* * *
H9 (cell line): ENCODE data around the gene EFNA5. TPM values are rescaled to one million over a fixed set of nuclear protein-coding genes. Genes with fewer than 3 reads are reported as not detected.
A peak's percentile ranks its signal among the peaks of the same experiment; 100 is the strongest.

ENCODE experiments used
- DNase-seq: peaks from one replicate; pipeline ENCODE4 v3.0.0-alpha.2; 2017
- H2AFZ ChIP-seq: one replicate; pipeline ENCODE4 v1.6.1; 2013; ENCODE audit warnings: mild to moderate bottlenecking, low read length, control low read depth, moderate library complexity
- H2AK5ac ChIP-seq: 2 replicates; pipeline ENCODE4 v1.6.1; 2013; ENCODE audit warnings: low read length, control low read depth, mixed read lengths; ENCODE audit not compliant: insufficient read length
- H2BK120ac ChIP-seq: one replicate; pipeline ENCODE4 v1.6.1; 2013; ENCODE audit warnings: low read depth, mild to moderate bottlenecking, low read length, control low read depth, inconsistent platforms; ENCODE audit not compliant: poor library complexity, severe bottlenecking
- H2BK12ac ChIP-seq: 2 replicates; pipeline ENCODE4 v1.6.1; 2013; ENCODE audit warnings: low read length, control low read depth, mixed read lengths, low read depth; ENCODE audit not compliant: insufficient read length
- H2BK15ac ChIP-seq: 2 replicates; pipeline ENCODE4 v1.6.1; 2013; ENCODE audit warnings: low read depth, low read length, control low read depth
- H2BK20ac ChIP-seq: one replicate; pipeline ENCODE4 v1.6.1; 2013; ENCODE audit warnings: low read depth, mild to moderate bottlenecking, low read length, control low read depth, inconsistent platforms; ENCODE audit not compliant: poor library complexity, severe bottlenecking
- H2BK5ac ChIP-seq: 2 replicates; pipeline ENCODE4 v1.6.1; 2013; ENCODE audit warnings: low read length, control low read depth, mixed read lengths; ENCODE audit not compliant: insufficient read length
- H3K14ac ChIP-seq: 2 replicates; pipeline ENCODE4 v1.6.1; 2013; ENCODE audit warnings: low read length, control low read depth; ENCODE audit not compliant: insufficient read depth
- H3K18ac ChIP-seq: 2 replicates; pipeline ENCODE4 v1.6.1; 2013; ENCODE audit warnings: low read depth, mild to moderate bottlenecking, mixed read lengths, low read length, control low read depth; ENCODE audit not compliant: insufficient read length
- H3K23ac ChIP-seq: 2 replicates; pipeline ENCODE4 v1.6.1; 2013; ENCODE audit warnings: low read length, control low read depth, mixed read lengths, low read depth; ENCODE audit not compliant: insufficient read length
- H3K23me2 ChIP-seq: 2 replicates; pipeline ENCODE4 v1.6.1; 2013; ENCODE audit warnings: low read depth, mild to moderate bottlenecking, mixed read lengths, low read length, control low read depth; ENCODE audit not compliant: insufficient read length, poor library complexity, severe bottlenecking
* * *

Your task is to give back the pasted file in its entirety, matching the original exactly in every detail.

H9 (cell line): ENCODE data around the gene EFNA5. TPM values are rescaled to one million over a fixed set of nuclear protein-coding genes. Genes with fewer than 3 reads are reported as not detected.
A peak's percentile ranks its signal among the peaks of the same experiment; 100 is the strongest.

ENCODE experiments used
- DNase-seq: peaks from one replicate; pipeline ENCODE4 v3.0.0-alpha.2; 2017
- H2AFZ ChIP-seq: one replicate; pipeline ENCODE4 v1.6.1; 2013; ENCODE audit warnings: mild to moderate bottlenecking, low read length, control low read depth, moderate library complexity
- H2AK5ac ChIP-seq: 2 replicates; pipeline ENCODE4 v1.6.1; 2013; ENCODE audit warnings: low read length, control low read depth, mixed read lengths; ENCODE audit not compliant: insufficient read length
- H2BK120ac ChIP-seq: one replicate; pipeline ENCODE4 v1.6.1; 2013; ENCODE audit warnings: low read depth, mild to moderate bottlenecking, low read length, control low read depth, inconsistent platforms; ENCODE audit not compliant: poor library complexity, severe bottlenecking
- H2BK12ac ChIP-seq: 2 replicates; pipeline ENCODE4 v1.6.1; 2013; ENCODE audit warnings: low read length, control low read depth, mixed read lengths, low read depth; ENCODE audit not compliant: insufficient read length
- H2BK15ac ChIP-seq: 2 replicates; pipeline ENCODE4 v1.6.1; 2013; ENCODE audit warnings: low read depth, low read length, control low read depth
- H2BK20ac ChIP-seq: one replicate; pipeline ENCODE4 v1.6.1; 2013; ENCODE audit warnings: low read depth, mild to moderate bottlenecking, low read length, control low read depth, inconsistent platforms; ENCODE audit not compliant: poor library complexity, severe bottlenecking
- H2BK5ac ChIP-seq: 2 replicates; pipeline ENCODE4 v1.6.1; 2013; ENCODE audit warnings: low read length, control low read depth, mixed read lengths; ENCODE audit not compliant: insufficient read length
- H3K14ac ChIP-seq: 2 replicates; pipeline ENCODE4 v1.6.1; 2013; ENCODE audit warnings: low read length, control low read depth; ENCODE audit not compliant: insufficient read depth
- H3K18ac ChIP-seq: 2 replicates; pipeline ENCODE4 v1.6.1; 2013; ENCODE audit warnings: low read depth, mild to moderate bottlenecking, mixed read lengths, low read length, control low read depth; ENCODE audit not compliant: insufficient read length
- H3K23ac ChIP-seq: 2 replicates; pipeline ENCODE4 v1.6.1; 2013; ENCODE audit warnings: low read length, control low read depth, mixed read lengths, low read depth; ENCODE audit not compliant: insufficient read length
- H3K23me2 ChIP-seq: 2 replicates; pipeline ENCODE4 v1.6.1; 2013; ENCODE audit warnings: low read depth, mild to moderate bottlenecking, mixed read lengths, low read length, control low read depth; ENCODE audit not compliant: insufficient read length, poor library complexity, severe bottlenecking